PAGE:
Mount of Olives panorama

Mount of Olives panorama
A panoramic view of the Mount of Olives

Tuesday, April 24, 2012

Paul and Denise around and IN the Dead Sea

Today we took our friends down to the Dead Sea.  Some of the sites are ones where we take the students on the Dead Sea field trip, such as Masada (see the more thorough blog posts for fall and winter semesters).  We did not go to En Gedi or Qumran, however, and we went to a different "beach" on the Dead Sea.  We also stopped at the traditional site of the baptism of Jesus (but on the Israeli side).

One additional thing we did on our way "down" (literally, because we go from 2600 feet above sea level to about 1400 feet below sea level on the shore of the Dead Sea), was to stop at the sea level marker.  Here a friendly, and enterprising, Bedouin was on hand with a camel as a prop for pictures.


The first stop on our agenda today was to see the spectacular ruins of Masada, a Hasmonean fortress that Herod the Great strengthened and converted into a complex of fabulous palaces.  Later, during the Jewish Revolt of A.D. 66-73, it was the last hold out of some extremist Jewish nationalists, who eventually committed suicide than submit to the Romans.  With the exception of a community of Byzantine monks, it remained empty until archaeologists from the modern state of Israel began to excavate and restore it.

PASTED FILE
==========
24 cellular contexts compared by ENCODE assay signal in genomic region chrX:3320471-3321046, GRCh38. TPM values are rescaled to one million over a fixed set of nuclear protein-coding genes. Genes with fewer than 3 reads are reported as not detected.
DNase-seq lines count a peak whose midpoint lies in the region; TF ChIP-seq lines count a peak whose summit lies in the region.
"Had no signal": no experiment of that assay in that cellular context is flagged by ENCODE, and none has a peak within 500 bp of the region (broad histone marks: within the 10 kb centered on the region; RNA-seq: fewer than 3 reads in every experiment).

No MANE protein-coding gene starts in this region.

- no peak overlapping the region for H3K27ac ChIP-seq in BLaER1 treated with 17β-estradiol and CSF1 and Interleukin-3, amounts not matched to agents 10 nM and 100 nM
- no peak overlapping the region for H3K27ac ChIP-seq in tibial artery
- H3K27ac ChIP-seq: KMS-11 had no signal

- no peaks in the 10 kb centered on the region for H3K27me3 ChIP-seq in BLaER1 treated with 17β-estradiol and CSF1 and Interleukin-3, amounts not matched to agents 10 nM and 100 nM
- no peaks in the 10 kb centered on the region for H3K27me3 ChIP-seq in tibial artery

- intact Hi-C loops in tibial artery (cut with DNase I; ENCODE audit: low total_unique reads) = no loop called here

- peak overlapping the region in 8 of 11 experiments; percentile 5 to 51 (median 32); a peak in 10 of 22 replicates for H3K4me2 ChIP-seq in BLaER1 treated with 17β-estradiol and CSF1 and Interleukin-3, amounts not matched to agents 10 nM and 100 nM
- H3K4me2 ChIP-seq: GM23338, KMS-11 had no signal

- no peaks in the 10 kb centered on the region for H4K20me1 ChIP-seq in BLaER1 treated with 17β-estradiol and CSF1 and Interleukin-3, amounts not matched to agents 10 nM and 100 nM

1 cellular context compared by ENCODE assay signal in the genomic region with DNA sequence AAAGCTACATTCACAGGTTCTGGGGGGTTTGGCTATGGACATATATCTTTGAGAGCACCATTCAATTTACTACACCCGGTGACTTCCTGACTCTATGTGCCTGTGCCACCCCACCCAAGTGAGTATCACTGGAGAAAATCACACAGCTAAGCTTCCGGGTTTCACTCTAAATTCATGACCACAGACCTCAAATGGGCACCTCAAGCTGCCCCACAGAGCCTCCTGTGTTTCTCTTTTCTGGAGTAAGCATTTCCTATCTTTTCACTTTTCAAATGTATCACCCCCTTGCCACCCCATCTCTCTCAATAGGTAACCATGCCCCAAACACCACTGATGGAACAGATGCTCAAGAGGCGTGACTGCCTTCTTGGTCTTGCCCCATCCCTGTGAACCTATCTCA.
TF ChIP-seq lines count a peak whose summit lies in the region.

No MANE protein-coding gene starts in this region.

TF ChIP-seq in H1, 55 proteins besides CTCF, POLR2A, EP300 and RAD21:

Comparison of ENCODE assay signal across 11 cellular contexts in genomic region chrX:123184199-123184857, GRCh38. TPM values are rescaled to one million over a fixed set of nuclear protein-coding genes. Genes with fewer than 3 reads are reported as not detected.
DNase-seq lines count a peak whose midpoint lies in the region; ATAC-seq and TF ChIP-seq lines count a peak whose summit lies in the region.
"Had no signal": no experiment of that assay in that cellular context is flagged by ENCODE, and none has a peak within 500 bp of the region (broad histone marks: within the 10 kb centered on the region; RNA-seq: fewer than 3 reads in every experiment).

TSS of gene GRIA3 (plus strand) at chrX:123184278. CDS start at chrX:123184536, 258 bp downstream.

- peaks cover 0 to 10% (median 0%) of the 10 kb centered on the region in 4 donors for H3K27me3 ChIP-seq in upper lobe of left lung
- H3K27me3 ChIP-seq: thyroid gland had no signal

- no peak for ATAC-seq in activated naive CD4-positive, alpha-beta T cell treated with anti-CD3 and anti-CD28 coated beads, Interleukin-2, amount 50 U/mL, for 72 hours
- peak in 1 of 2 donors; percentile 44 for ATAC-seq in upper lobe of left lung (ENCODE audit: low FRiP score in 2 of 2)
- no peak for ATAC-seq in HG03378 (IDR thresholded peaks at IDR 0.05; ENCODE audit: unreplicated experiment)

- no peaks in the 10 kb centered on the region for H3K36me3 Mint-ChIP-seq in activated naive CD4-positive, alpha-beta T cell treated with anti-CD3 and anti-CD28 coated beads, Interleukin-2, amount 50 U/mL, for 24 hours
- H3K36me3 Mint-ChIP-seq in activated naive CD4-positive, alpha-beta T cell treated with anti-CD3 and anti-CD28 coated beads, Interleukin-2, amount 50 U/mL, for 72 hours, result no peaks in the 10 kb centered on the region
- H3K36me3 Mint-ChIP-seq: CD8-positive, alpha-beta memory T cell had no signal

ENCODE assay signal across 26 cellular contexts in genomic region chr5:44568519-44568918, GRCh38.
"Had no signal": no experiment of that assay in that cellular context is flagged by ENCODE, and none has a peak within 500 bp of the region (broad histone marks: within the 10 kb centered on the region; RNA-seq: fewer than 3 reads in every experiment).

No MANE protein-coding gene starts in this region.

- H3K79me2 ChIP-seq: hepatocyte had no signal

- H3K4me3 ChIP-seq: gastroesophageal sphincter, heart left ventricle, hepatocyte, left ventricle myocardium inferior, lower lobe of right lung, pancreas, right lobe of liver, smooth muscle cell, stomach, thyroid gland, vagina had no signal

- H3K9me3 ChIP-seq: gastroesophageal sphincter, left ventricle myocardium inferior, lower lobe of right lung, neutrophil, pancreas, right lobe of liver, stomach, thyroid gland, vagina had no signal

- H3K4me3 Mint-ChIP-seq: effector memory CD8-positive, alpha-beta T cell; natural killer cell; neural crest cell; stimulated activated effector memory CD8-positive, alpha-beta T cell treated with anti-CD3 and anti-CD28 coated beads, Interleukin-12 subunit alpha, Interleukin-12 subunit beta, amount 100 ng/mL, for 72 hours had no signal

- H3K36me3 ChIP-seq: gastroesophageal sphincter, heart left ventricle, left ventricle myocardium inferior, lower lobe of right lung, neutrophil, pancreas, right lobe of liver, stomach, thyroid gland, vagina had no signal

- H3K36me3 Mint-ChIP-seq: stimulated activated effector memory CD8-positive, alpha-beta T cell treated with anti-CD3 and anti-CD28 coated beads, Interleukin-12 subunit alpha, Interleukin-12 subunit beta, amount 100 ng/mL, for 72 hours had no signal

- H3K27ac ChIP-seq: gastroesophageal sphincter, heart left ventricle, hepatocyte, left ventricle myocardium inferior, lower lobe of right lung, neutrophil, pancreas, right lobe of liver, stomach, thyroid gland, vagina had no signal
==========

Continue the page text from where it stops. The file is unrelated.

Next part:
On the lowest terrace of Herod's "Hanging Palace"

In the rebels' synagogue

Paul and I explored a bit more at the southern end of the plateau than I have before, in particular the massive southern cistern.


Floating in the Dead Sea

One of the "musts" when visiting Israel is to float in the Dead Sea.  Usually we take our students and guests to a public beach across from En Gedi.  Today we tried a private beach called Mineral Beach.  It was a bit pricey but had better, cleaner facilities and it was easier to get into the water here.  PLUS they provided the black mineral mud (which at En Gedi one needs to find and dig for one's self).


Qasr el Yahud: The Baptismal Site

At the end of our 4-day Jordan field trip, we take our students to the traditional site of Jesus' baptism.  It is always a very moving experience, especially when we are able to have a devotional, reading one of the gospel accounts and singing, testifying, and praying together.  When Mother and Lindsay were here in December, we took them to the newly developed facility on the Israeli side at Qasr el Yahud.  We took Paul and Denise there today, but some rather loud construction work kept us from actually holding a devotional.  Those who have been here at other seasons will find interesting how high, and how muddy, the water was.


Qasr el Yahud is RIGHT across the Jordan River (which is only a few meters wide) from the Kingdom of Jordan.  Heavily armed soldiers from both countries were present on their respective sides.

The Jordanian baptismal site (wooden structure)

A sign of when relations between Israel and Jordan were more hostile

Brief Footnote: As we were leaving Qasr el Yahud, a bus full of Russian pilgrims arrived. It was rather moving to see them gather, cross themselves, sing, and then go into the water to "baptize" themselves again by immersing themselves in commemoration of their own earlier baptisms (mostly as children).  Unfortunately the continuing construction sounds kept us from hearing much of their multi-part, rich singing.

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